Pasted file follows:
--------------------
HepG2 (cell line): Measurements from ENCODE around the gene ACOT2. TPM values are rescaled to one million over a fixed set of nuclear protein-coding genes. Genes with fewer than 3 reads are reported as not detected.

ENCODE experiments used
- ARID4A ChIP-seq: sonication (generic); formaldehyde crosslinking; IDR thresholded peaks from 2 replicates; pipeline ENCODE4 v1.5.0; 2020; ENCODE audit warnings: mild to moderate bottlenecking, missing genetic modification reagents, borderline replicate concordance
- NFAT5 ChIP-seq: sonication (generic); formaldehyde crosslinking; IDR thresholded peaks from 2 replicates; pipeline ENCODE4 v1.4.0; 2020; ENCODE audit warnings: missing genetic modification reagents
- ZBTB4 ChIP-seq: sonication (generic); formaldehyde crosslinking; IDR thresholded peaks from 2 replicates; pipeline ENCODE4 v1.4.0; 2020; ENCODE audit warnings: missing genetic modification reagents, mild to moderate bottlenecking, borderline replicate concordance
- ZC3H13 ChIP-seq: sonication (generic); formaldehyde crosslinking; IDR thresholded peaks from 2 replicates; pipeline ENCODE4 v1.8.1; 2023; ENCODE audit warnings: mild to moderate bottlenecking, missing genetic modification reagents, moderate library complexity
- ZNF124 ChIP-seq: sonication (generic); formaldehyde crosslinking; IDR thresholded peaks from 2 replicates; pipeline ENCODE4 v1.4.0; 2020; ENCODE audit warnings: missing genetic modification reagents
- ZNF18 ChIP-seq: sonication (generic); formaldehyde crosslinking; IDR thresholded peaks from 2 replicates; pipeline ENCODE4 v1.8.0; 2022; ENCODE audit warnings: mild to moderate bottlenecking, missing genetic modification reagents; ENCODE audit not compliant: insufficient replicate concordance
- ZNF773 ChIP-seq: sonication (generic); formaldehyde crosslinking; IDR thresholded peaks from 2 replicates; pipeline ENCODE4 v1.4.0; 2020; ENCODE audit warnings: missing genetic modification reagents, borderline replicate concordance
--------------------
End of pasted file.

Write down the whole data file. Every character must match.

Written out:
HepG2 (cell line): Measurements from ENCODE around the gene ACOT2. TPM values are rescaled to one million over a fixed set of nuclear protein-coding genes. Genes with fewer than 3 reads are reported as not detected.

ENCODE experiments used
- ARID4A ChIP-seq: sonication (generic); formaldehyde crosslinking; IDR thresholded peaks from 2 replicates; pipeline ENCODE4 v1.5.0; 2020; ENCODE audit warnings: mild to moderate bottlenecking, missing genetic modification reagents, borderline replicate concordance
- NFAT5 ChIP-seq: sonication (generic); formaldehyde crosslinking; IDR thresholded peaks from 2 replicates; pipeline ENCODE4 v1.4.0; 2020; ENCODE audit warnings: missing genetic modification reagents
- ZBTB4 ChIP-seq: sonication (generic); formaldehyde crosslinking; IDR thresholded peaks from 2 replicates; pipeline ENCODE4 v1.4.0; 2020; ENCODE audit warnings: missing genetic modification reagents, mild to moderate bottlenecking, borderline replicate concordance
- ZC3H13 ChIP-seq: sonication (generic); formaldehyde crosslinking; IDR thresholded peaks from 2 replicates; pipeline ENCODE4 v1.8.1; 2023; ENCODE audit warnings: mild to moderate bottlenecking, missing genetic modification reagents, moderate library complexity
- ZNF124 ChIP-seq: sonication (generic); formaldehyde crosslinking; IDR thresholded peaks from 2 replicates; pipeline ENCODE4 v1.4.0; 2020; ENCODE audit warnings: missing genetic modification reagents
- ZNF18 ChIP-seq: sonication (generic); formaldehyde crosslinking; IDR thresholded peaks from 2 replicates; pipeline ENCODE4 v1.8.0; 2022; ENCODE audit warnings: mild to moderate bottlenecking, missing genetic modification reagents; ENCODE audit not compliant: insufficient replicate concordance
- ZNF773 ChIP-seq: sonication (generic); formaldehyde crosslinking; IDR thresholded peaks from 2 replicates; pipeline ENCODE4 v1.4.0; 2020; ENCODE audit warnings: missing genetic modification reagents, borderline replicate concordance